Testing a Small Engine Ignition System

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You keep pulling the starter rope on your gas-powered string trimmer until it feels like you’ve dislocated your shoulder, but the engine won’t fire up. Or, perhaps, you’re turning the ignition key on your lawn mower only to hear a brief straining whine before… silence. The cause could be a defective spark plug, a malfunctioning ignition coil, a restricted carburetor, a clogged fuel filter, or something else entirely.

To get your outdoor power equipment up and running as quickly as possible, you’re going to need to identify the source of the problem. One way to do this is to test the engine’s ignition system. This can be done by using an ignition tester, a relatively inexpensive accessory that should be part of every tool box, whether you’re a professional landscaper or a do-it-yourself backyard enthusiast. An ignition tester will speed up the troubleshooting process by allowing you to quickly determine if the spark plug or ignition coil is faulty on most two-cycle and four-cycle engines.

Remind me about the difference between a two-cycle and a four-cycle engine?

Larger outdoor power equipment, such as lawn mowers, snowblowers, pressure washers, wood chippers, and more heavy-duty tillers will depend on four-cycle engines to provide the necessary torque, whereas smaller hand-held equipment, such as string trimmers, chainsaws, pole pruners, and leaf blowers, can get by with the lesser amount of torque provided by a two-cycle engine. The main difference between the two types of engines is that the four-cycle engine requires two revolutions of the crankshaft and piston to draw the fuel and air into the cylinder, ignite it, then exhaust the combustion gases; the two-cycle engine requires just one revolution to do the same thing.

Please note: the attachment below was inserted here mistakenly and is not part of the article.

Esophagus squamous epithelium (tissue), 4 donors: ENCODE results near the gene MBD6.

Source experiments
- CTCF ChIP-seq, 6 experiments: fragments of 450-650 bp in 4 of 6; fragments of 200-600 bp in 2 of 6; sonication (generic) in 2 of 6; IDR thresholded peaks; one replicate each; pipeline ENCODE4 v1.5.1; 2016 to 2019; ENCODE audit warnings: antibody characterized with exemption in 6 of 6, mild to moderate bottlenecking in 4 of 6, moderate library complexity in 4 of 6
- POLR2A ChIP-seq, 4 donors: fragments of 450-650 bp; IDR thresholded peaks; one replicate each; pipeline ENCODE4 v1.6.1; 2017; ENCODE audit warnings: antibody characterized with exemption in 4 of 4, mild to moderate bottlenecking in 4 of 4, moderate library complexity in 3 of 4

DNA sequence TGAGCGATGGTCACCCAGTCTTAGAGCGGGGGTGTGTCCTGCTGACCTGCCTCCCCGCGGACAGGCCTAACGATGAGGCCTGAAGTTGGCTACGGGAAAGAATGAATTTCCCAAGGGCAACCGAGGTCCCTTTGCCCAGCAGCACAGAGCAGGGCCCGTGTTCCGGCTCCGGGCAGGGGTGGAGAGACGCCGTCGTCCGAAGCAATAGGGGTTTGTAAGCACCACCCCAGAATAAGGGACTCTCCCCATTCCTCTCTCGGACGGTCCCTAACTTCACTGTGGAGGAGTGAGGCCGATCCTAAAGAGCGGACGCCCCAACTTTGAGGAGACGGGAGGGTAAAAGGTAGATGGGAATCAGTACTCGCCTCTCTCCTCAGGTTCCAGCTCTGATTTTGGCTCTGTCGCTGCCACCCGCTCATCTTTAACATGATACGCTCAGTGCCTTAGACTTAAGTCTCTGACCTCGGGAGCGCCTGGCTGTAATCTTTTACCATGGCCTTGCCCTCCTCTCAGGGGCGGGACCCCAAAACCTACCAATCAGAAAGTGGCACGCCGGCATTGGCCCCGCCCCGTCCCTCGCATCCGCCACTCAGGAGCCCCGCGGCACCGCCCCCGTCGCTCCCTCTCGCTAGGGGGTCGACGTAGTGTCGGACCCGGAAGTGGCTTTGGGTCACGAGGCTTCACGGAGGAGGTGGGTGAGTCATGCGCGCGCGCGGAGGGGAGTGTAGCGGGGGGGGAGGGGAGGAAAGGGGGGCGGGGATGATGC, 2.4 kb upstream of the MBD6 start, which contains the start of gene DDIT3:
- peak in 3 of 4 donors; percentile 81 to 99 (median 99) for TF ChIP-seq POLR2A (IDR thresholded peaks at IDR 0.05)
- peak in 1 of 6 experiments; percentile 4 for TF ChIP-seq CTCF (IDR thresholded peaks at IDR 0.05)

Additionally, a larger four-cycle engine may utilize an electric start feature that allows the engine to be turned over by using an ignition key or a start button. Smaller four-cycle engines, and all two-cycle engines, rely on the operator to pull a starter rope to fire the engine up.

How a small engine ignition system works

When that start button is pressed, the ignition key turned, or the rope is pulled, the starter turns the flywheel which, in turn, rotates the crankshaft. The rotating crankshaft connects to the piston which moves up-and-down within the cylinder and ignition process begins. The flywheel has permanent magnets built into it, and as it rotates past the ignition coil, a magnetic field is created. The magnetic field induces electricity, allowing the ignition coil to send voltage to the spark plug.

On both four-cycle and two-cycle engines, fuel and air will enter the cylinder where it is compressed by the piston as it travels to the top of the cylinder. The spark plug fires and ignites the fuel and air mixture. This drives the piston back down through the cylinder to rotate the crankshaft. The momentum of the spinning flywheel provides enough force to push the piston back up where the spark plug will again ignite newly drawn in fuel and air. This process continues with every revolution of the crankshaft until the engine is shut off.

How to test the ignition on a small engine